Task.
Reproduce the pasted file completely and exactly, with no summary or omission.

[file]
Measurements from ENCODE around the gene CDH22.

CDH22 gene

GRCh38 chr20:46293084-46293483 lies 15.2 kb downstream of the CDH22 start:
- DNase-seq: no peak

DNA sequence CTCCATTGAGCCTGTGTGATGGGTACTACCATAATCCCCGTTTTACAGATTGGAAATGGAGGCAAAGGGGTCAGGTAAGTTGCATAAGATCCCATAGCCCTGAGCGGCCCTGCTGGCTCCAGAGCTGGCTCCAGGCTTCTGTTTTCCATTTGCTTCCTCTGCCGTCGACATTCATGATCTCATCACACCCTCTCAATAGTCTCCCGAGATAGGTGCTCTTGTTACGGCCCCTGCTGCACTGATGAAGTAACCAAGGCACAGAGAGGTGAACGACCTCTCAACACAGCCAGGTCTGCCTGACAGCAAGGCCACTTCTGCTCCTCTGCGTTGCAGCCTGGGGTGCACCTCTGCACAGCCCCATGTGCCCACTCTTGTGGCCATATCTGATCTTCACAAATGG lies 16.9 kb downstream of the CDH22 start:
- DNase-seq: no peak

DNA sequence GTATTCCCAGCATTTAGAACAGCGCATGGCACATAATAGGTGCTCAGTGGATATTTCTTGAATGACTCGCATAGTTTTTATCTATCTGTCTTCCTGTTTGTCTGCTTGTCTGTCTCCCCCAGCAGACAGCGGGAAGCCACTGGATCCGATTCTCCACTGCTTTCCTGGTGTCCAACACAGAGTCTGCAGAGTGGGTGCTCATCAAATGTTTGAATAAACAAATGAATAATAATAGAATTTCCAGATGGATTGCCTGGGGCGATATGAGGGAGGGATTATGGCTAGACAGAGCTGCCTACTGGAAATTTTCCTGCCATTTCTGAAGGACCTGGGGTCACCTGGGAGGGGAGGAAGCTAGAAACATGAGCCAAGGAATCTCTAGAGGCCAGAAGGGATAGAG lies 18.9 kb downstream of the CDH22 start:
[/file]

Measurements from ENCODE around the gene CDH22.

CDH22 gene

GRCh38 chr20:46293084-46293483 lies 15.2 kb downstream of the CDH22 start:
- DNase-seq: no peak

DNA sequence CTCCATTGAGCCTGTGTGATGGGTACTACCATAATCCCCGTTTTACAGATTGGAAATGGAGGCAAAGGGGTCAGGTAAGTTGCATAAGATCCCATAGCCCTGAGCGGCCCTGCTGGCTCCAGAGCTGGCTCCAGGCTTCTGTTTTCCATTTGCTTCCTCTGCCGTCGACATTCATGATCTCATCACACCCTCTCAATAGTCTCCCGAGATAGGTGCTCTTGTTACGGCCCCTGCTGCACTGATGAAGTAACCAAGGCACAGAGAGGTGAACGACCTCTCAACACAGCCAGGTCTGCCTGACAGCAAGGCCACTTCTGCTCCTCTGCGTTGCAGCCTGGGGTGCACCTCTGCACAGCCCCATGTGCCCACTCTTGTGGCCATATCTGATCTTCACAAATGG lies 16.9 kb downstream of the CDH22 start:
- DNase-seq: no peak

DNA sequence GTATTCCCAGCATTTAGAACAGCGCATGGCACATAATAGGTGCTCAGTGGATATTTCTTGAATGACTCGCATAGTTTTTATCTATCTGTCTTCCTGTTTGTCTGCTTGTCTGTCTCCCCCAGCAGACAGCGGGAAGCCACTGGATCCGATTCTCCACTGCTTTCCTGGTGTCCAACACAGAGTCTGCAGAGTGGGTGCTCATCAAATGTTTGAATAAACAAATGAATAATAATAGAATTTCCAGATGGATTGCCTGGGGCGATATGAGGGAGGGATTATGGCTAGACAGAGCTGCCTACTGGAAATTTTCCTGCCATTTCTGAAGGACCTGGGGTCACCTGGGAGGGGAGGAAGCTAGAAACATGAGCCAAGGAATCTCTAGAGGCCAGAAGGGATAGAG lies 18.9 kb downstream of the CDH22 start: